Passing the luxuriously apparelled new Everyman Theatre, the sight of Quentin Blake’s artwork popping off its columns greeted one like an old friend. David Wood’s adaption of The Witches advertised the imagination Roald Dahl’s quaint stories and Blake’s iconic sketches embodied. Roald Dahl himself once said, “a little nonsense now and then is cherished by the wisest man,” “nonsense” whole-heartedly embraced by the public, who attended in fancy dress. The Everyman geared the play towards children, evidenced by the children scampering through the bar, absorbed in their in-programme treasure hunts. However, I couldn’t help but look at their website advertising The Witches with this sentence; “The Witches contains stupendously scary bits […] recommended for children aged seven plus and their brave grown-ups.” Nikoli Foster’s production promised entertainment for all ages.

The true horror of the play unveiled.

The true horror of the play unveiled. All pictures from Curve Theatre: www.curveonline.co.uk/whats-on/shows/the-witches/

The audience varied from school parties to grown nostalgia-seekers like myself. Once the children rested their broomsticks (seriously, the theatre sold broomsticks) and I poised my pen and notepad, a sense of anticipation from all age groups was palpable. The stage was something staggering. The natural and supernatural clashed beautifully whilst defining the play’s main spaces. The Boy’s tree house was imaginatively mashed with an intricate spiral staircase, fitting Grandma’s house and the Hotel Magnificent later on. Aesthetically, the mysticism created by the set alone heightened the anticipation further.

Sitting in the second row, I observed how naked and open the seating was. No neat dividing line between the stage and audience existed; everything blended neatly into one. Whilst including the audience on a personal level, this ominously foreboded the unease promised on the website, especially when a couple arrived and sat next to me, uttering the famous last words; “I hope there’s no audience participation.”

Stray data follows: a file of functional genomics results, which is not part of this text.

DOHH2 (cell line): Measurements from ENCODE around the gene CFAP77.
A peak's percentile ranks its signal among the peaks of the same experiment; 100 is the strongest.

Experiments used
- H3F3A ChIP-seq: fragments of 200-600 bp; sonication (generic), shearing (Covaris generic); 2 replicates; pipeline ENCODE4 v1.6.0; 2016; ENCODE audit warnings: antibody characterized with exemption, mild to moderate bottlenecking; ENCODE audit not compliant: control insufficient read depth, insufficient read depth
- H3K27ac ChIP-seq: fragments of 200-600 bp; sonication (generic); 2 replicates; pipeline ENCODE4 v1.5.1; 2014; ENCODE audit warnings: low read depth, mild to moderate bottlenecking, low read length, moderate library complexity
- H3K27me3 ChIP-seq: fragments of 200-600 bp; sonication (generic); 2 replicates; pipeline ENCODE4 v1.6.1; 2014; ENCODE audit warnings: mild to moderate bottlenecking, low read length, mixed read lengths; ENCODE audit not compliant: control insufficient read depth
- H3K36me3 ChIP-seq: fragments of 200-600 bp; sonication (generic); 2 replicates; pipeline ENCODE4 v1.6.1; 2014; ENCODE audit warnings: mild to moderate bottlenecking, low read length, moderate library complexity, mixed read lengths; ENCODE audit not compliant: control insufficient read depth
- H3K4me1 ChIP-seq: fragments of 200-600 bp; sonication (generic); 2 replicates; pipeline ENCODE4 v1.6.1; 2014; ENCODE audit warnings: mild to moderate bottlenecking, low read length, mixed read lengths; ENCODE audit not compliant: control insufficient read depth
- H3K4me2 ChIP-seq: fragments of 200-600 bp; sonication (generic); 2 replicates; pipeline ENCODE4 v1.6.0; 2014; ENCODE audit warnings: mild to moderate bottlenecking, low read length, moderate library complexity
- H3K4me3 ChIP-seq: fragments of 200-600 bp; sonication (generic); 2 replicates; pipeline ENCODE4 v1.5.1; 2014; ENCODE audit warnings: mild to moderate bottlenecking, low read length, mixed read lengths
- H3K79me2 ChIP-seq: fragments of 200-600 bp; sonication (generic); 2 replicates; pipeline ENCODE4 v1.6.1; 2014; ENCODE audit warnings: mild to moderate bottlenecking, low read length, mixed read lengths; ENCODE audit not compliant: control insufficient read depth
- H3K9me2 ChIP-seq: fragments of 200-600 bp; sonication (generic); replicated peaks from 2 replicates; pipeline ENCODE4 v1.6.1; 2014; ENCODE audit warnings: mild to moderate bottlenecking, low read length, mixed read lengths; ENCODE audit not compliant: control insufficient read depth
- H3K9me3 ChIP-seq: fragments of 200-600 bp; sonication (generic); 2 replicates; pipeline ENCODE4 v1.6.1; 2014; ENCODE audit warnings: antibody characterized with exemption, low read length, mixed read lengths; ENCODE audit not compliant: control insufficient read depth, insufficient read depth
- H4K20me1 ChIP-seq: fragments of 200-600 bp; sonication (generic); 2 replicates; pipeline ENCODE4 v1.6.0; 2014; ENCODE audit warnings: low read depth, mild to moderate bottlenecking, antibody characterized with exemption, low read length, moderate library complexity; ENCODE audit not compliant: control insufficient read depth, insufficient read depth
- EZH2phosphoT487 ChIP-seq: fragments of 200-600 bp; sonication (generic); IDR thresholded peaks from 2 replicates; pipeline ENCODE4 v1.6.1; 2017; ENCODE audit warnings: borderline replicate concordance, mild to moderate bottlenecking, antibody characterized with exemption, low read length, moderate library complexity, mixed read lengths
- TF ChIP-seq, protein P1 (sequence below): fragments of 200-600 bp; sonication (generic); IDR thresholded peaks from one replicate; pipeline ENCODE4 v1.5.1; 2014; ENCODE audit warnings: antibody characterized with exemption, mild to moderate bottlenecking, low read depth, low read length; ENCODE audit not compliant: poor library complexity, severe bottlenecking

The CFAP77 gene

Grandma (Karen Mann) offering us a soothing presence.

Grandma (Karen Mann) offering us a soothing presence.

Musical instruments littering the stage mildly ruined the mystique. The antique piano fit the aesthetic, however multiple scattered drum kits and guitars broke the immersion. The modern jarred too much with the mystical at this juncture and some of the magic was lost for me. Two ginormous lighting columns looked as if they’d gone missing from Liverpool One. The lighting purposes they served during the play, whilst effective, could have been achieved through the lighting they already had in the theatre and the colossal columns obstructed unfortunate audience members who did not have front and centre seats.

Signifying the show would be aimed towards everyone, the childish prologue song made clear the play’s self-awareness, having the wit and cheek to deliver a phones-and-camera warning in the first verse. When the minor key hit everything changed, the darkness promised on the website was unleashed. The music suited the play’s conventions very well, but felt awkward and unfitting at tense moments. Boy should be petrified in fear at the witches’ grand meeting instead of strumming his guitar. The Hotel Magnificent was wholeheartedly done justice to, with its glitzy, jazzy theme.